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At last a book by a chalkie, and it’s a good one too

Land of the UnexpectedPHIL FITZPATRICK

Land of the Unexpected: short stories, anecdotes and memoirs of Papua New Guinea, Peter Comerford, APM Publishing Services, 2016, ISBN: 978-0994447425, 360 pages, $25 plus postage from Peter. Email him here

WHEN Peter Comerford’s book arrived in the mail a few weeks ago I looked at the title and cover and thought, ‘Oh dear, not another one’, and put the book at the bottom of my stack of unread books.

When I eventually worked my way down to it I discovered a note inside from Peter that explained his own trepidation about the title,

“My original idea for a title was ‘Tingting Bek …’ but in the end I went with the highly ‘original’ title of ‘Land of the Unexpected’”.

I’ve never been very good with book titles and headlines either. That’s more in the line of an expert journalist like Keith Jackson and I can sympathise with Peter.

As it turned out the title belied the pleasant surprise to be found inside. This is a highly enjoyable read.

On top of that it was a nice change from the usual stuff written by Australians who had worked in Papua New Guinea, to date mostly old kiaps like me.

It turns out we weren’t the only ones to have spent an interesting time there. The teachers, or chalkies as they were known, had some intriguing experiences too.

This is ably demonstrated by Peter and his wife Marian’s experience in Bougainville, especially when they were evacuated out when the whole place fell apart.

Prior to that there was an epic walk across New Ireland, diving with sharks on old wartime shipwrecks and a multitude of other interesting and often hair-raising experiences, all faithfully recounted in the book with a self-effacing and wry humour.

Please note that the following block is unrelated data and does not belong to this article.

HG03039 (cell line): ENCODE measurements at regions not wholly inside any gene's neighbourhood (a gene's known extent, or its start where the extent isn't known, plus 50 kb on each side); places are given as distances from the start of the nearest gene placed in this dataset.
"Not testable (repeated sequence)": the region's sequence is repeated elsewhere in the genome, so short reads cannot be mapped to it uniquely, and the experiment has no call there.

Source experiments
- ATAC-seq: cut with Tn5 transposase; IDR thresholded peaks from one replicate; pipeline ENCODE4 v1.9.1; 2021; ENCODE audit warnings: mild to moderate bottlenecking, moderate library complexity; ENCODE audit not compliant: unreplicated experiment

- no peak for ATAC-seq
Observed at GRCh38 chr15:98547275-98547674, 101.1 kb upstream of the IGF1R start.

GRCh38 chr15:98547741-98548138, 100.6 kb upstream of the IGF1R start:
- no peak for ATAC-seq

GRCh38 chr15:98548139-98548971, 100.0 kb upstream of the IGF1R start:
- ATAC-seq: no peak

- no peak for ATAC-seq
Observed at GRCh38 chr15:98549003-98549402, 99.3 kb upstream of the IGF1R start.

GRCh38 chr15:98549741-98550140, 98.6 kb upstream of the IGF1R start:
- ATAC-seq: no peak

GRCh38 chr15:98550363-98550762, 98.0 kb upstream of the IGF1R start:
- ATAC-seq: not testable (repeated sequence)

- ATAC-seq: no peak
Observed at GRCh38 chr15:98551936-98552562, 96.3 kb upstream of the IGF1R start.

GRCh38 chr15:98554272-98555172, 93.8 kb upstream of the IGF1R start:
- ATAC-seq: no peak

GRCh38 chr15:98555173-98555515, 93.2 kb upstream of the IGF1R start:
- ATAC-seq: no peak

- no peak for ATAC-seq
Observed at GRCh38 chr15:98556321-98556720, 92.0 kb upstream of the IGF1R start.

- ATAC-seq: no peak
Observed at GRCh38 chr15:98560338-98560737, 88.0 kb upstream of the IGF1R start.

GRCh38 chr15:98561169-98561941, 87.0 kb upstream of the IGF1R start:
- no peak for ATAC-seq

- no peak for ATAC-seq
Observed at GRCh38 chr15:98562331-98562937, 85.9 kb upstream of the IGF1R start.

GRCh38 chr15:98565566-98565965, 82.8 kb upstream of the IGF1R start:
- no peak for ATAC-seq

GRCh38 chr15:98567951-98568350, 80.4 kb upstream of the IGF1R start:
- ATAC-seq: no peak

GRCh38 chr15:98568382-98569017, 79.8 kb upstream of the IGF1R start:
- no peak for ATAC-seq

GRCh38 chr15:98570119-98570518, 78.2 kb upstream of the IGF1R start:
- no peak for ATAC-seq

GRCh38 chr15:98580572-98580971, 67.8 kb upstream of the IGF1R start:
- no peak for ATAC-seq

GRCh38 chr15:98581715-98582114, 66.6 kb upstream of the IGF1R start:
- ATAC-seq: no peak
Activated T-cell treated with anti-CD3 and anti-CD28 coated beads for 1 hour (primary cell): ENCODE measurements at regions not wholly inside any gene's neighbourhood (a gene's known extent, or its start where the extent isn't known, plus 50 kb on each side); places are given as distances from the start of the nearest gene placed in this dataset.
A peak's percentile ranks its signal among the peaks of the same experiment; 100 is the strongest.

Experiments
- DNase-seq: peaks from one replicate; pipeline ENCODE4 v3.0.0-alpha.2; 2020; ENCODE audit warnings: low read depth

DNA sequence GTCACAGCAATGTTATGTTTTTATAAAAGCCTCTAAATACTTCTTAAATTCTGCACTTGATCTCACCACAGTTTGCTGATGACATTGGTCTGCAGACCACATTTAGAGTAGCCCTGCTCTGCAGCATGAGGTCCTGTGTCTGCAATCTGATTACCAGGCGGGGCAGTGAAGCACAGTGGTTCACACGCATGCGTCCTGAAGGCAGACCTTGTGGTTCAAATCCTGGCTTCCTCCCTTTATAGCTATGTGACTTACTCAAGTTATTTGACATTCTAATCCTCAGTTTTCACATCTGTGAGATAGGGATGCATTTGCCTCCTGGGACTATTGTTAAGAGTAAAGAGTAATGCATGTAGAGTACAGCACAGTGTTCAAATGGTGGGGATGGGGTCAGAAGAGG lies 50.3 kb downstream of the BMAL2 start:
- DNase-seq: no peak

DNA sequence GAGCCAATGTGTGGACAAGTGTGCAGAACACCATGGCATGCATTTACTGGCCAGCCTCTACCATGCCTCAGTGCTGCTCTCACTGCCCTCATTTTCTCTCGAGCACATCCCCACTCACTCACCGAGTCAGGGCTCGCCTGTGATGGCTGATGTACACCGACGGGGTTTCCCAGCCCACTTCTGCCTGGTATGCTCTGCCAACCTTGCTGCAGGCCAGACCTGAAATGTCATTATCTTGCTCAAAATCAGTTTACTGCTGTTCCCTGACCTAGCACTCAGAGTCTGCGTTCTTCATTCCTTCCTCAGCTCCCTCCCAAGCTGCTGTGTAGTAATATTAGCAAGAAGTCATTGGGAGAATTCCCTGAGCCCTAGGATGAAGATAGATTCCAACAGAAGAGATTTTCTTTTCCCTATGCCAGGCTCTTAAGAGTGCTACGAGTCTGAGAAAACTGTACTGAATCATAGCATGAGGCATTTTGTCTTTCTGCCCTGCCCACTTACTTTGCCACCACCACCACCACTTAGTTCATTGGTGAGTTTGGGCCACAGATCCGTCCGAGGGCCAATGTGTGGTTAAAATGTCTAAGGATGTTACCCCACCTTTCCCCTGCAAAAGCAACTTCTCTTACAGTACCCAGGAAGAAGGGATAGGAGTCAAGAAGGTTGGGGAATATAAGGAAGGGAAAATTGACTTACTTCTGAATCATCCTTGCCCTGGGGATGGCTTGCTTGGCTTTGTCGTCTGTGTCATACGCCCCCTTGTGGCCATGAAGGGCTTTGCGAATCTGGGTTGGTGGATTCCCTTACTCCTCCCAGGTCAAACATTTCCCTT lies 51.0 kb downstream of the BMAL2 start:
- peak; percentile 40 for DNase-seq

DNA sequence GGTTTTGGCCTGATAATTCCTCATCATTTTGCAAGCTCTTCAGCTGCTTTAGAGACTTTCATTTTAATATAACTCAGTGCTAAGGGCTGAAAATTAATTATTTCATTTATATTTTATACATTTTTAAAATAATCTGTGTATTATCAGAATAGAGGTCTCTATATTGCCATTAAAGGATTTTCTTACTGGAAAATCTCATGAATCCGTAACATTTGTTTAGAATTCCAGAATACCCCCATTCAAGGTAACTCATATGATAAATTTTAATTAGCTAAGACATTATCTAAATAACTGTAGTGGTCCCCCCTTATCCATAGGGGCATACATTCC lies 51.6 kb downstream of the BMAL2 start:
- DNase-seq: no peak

The book is, in fact, two books in one. The first part is a collection of anecdotes and memoirs and the second a collection of short stories.

The anecdotes threw me a bit because I was expecting the usual set of chronological accounts. Then I got to the second memoir and thought, wait a minute, this is out of sequence.

When I got a bit further into the book I realised what Peter was doing.

Each separate piece is a self-contained vignette rather than an episode in a set timeline. Once I got used to the structure, the section was easy to read and in many ways represented a superior way of offering memoirs.

Peter Comerford in the wreckage of PangunaThat said, the section is rounded off with an account of a return journey Peter and Marian made to Bougainville in 2015. Some of you may remember it from an article in PNG Attitude.

The second section, the short story collection, shows Peter’s talent as a writer to full effect. He is obviously a great fan of Somerset Maugham and his stories have a similar feel about them.

Many of the stories have been previously published; most of them in the Papua New Guinea Association of Australia’s 2010 collection, Tales and Memoirs of Papua New Guinea.

I read that book when it came out and so re-reading the stories was an interesting experience. It’s amazing what gets stored away in the backrooms of your brain. My re-reading threw up characters that I remembered from six years ago. Not that it diminished the pleasure of meeting them again.

At the end of the book I had a new appreciation of the role of teachers in Papua New Guinea, both before and after independence.